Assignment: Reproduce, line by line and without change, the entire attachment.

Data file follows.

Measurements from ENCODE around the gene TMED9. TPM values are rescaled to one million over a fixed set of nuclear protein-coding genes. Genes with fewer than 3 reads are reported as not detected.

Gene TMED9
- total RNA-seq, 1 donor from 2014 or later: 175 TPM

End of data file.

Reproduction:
Measurements from ENCODE around the gene TMED9. TPM values are rescaled to one million over a fixed set of nuclear protein-coding genes. Genes with fewer than 3 reads are reported as not detected.

Gene TMED9
- total RNA-seq, 1 donor from 2014 or later: 175 TPM